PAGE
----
Talent Connect is back in Las Vegas this October 10-12, 2012!
Tuesday at Talent Connect opened with a series of keynote sessions, starting with an introduction by LinkedIn head of HR, Steve Cadigan with the head of Hiring Solutions Mike Gamson and headlined by CEO Jeff Weiner (see the keynote video). Jeff shared the behavioral changes that are afoot: the way we go online to represent ourselves, network and find insights is fundamentally transforming the way we work. LinkedIn is replacing the resume, and ultimately the business card and the rolodex, says Jeff. But candidates are no longer constrained to their desktops, or even to LinkedIn.com for that matter. As a recruiter, in order to access and organize all the quality talent leads out there, you need a reliable platform to bring it all under one roof. And with that, Jeff and VP of Products David Hahn introduced LinkedIn Talent Pipeline – a single place to keep all your talent prospects (whether or not you found them on LinkedIn), connect them to their LinkedIn profiles to get greater insight, and provide access to everyone on your recruiting team. It’s coming in 2012 and will be included with LinkedIn Recruiter, so watch for more updates in the next few weeks. As Jeff said, Talent Acquisition professionals, with LinkedIn’s help, have been transforming recruiting. Together, we want to transform it again.
The keynote was followed by an interactive panel (see the video) moderated by LinkedIn’s Steve Cadigan that featured recruiting leaders Matthew Jeffery of Autodesk, Chris Hoyt of PepsiCo, and Kent Kirch of Deloitte. The panel agreed that we’re seeing a significant shift in what the recruiter’s role is, and the key word for recruiters these days is “engagement.” Getting your leadership to get social is a universal challenge that all recruiters must learn to overcome. Spoken word artist Sekou gave a special performance for the group as well, which deeply inspired our audience. Some of his key thoughts: “On the recruiting playground, I don’t play around. I can always sniff a winner out.” And “There is a recruiter who filled the mess out of an open req. Engage and connect. The power to redirect like a talent GPS.”
Some additional highlights of the day:
Glen Cathey, author of the Boolean Black Belt blog and an expert in finding the exact right candidates on LinkedIn, illustrated his five levels of LinkedIn candidate mining in a session entitled “Maximum Talent Extraction.” The issue for recruiters, says Glen, is no longer finding just one needle in the haystack, but rather all the needles in an increasingly growing haystack. One key to success with LinkedIn Recruiter is first picking all of the low hanging fruit, then breaking out your ladder and seeking the harder-to-reach high-hanging fruit. And your competitors? Give them nothing, he says, but take from them everything!
L.J. Brock and DeLisa Alexander of Red Hat shared their approach and insight into making talent acquisition a key priority in their overall company strategy. Recruiting must be linked tightly with HR strategy, and as talent “sales people,” recruiters must go out and engage employees at all levels of the organization. Make everyone responsible for talent acquisition, through in-depth surveys to develop the right recruiting/marketing themes, and making your value proposition transparent: show what it’s really like to work there, not just the rare perfect testimonial touting the company strengths.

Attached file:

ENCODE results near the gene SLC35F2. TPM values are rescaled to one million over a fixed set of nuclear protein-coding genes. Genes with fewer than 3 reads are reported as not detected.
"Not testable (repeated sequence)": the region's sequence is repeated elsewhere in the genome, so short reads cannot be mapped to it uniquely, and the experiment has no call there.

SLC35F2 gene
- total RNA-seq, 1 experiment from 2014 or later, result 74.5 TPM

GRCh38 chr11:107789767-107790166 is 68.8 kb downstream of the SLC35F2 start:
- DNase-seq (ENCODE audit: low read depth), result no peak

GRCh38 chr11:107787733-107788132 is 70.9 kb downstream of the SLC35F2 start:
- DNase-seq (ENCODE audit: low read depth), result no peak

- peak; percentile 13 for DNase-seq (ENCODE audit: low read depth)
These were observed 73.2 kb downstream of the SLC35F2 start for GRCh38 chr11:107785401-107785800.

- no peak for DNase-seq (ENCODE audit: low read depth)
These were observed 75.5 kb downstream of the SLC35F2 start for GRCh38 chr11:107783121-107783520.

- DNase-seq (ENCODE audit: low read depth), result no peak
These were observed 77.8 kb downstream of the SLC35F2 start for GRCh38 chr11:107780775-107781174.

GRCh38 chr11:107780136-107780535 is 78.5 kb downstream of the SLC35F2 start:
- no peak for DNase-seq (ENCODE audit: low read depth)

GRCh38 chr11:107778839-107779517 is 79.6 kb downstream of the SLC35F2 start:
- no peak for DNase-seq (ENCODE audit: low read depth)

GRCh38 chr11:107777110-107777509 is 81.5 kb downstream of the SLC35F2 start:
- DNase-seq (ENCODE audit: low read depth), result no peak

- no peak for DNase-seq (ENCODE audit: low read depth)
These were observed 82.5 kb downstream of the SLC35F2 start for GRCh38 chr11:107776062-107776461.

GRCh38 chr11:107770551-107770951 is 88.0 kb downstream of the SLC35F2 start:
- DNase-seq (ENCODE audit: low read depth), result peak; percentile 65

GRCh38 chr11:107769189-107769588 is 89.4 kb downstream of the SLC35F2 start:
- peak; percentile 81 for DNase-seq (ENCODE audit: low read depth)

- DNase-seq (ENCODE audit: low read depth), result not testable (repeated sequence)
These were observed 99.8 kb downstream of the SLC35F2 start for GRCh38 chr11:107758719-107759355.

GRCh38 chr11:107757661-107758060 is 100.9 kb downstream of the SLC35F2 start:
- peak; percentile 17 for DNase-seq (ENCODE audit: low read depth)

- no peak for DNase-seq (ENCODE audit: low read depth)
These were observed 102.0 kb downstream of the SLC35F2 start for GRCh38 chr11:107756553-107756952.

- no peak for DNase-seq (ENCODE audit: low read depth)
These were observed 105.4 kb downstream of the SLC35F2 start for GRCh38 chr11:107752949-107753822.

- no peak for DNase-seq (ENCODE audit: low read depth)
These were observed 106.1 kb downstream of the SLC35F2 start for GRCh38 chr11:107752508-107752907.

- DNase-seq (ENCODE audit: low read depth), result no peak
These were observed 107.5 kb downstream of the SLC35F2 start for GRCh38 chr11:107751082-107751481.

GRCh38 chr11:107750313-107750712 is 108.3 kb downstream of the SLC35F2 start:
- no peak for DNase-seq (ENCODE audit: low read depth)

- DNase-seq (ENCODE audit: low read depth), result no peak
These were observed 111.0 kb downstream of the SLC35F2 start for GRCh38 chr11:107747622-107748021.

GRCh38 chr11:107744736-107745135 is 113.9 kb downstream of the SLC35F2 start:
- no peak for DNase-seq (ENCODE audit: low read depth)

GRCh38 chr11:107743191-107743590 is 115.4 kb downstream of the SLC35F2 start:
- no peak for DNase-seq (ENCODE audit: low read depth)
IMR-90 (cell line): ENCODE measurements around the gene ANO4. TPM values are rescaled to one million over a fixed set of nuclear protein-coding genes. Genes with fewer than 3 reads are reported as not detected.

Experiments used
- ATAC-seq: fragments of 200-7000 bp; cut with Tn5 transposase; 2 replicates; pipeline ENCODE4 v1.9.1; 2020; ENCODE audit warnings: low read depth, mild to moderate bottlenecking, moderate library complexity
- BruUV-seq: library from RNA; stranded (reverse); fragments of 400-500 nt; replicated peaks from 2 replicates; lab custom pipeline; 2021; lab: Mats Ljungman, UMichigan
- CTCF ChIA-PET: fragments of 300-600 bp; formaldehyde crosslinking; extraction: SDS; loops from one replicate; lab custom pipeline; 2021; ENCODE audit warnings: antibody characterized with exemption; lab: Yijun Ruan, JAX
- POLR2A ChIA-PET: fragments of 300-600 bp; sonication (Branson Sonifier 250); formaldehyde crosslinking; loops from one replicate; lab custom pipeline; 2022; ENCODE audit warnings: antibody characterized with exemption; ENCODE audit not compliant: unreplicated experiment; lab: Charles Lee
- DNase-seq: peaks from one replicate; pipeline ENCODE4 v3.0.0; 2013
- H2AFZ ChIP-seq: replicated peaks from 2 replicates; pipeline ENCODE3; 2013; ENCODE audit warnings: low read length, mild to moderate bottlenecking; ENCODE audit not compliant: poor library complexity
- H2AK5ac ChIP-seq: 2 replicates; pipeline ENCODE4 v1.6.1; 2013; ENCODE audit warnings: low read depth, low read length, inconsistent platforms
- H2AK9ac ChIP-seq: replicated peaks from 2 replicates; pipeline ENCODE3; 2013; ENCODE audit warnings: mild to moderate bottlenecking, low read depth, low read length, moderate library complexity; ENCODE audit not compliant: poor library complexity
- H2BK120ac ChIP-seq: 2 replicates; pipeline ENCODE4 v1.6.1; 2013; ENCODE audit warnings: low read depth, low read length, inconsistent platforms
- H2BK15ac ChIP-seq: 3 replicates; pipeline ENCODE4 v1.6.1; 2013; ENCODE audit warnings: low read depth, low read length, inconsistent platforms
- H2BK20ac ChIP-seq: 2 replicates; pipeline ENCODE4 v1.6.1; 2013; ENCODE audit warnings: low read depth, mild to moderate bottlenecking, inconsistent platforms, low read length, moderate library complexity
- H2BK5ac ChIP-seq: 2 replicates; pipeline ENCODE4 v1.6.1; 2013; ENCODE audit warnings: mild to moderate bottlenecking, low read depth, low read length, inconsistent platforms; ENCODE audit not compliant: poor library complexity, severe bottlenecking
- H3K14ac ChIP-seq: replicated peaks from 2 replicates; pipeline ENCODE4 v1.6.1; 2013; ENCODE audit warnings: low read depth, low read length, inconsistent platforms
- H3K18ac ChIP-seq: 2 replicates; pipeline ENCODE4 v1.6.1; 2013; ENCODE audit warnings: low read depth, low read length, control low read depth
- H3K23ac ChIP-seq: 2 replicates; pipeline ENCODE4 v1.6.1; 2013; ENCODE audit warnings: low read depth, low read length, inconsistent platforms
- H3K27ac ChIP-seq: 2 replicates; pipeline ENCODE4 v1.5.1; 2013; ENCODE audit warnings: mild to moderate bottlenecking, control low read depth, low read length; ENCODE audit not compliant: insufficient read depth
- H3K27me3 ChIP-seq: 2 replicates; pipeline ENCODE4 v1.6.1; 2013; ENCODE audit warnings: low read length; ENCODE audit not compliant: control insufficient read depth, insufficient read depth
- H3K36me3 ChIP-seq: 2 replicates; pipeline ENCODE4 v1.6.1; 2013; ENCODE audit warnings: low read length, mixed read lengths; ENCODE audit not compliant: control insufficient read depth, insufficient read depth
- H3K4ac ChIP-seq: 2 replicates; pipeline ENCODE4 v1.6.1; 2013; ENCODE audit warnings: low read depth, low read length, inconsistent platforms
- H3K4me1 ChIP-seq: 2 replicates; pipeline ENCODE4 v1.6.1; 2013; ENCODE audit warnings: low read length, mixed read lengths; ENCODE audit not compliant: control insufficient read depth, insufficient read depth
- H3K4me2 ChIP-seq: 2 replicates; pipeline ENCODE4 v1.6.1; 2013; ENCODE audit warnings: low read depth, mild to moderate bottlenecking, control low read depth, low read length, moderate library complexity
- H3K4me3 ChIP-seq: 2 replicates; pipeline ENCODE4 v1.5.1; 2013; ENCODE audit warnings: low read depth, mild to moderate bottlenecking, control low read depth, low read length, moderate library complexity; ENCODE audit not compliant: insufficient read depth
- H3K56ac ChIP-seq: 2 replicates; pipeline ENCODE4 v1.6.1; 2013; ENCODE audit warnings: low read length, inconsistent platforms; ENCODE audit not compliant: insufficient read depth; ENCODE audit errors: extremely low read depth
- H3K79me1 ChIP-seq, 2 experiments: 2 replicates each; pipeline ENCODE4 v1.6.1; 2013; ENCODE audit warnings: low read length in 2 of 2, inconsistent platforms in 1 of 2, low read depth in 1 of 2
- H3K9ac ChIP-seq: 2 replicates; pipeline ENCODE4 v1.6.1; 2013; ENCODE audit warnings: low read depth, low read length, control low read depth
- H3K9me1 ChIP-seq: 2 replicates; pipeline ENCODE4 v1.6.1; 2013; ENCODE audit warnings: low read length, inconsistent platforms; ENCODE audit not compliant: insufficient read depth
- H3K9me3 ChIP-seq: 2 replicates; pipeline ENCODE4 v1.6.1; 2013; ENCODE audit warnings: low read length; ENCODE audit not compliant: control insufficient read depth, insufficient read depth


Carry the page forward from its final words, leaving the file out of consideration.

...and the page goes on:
In a packed afternoon session, Stacy Van Meter, senior manager of social marketing/employment brand for Deluxe Corporation, and Holly Paul, U.S. recruiting leader for PricewaterhouseCoopers, shared their suggestions for becoming social media champions. With tips that ranged from being creative and enthusiastic to aligning social media strategy with business strategy beyond recruiting, the pair explained how they each transformed their organizations’ internal and external brands through social media.
Additional breakout sessions provided a lot of meaty content for attendees to digest. A session on working with hiring managers with Kristin Kalscheur of Amazon and Mark Israel from Experian showed how to actively engage hiring managers, and that data is your friend: the more you track, the more you’ll know where to invest your time; the more you share, the clearer it becomes that you understand the hiring manager’s business. As for building an internal search team, panelists Andy Williams from Brightree and Ed Nathanson from Kronos agreed the best strategy is to mimic the model staffing firms have been so successful with, only internalizing it, and that’s to build great relationships and set accountability with hiring managers.
The day closed with a presentation by John Tait of BP who shared how his company shaped its employment brand strategy in the wake of a crisis. The power of what they learned as a business case now sits at the heart of their business plan for the next 3-4 years. Scott Pitasky of Microsoft finished off the day, making the audience repeat his mantra: “All hires are not created equal. Where to spend your time as a recruiter is one of the most important decisions you can make.” And John Phillips of Microsoft showed how the company pushes the envelope when it comes to true innovation in recruiting.
And of course an evening party for attendees outside at the “Talent Pool.”
Looking forward to tomorrow when we will hear from Earvin “Magic” Johnson and a session on Web 3.0 including LinkedIn co-founder and executive chairman Reid Hoffman.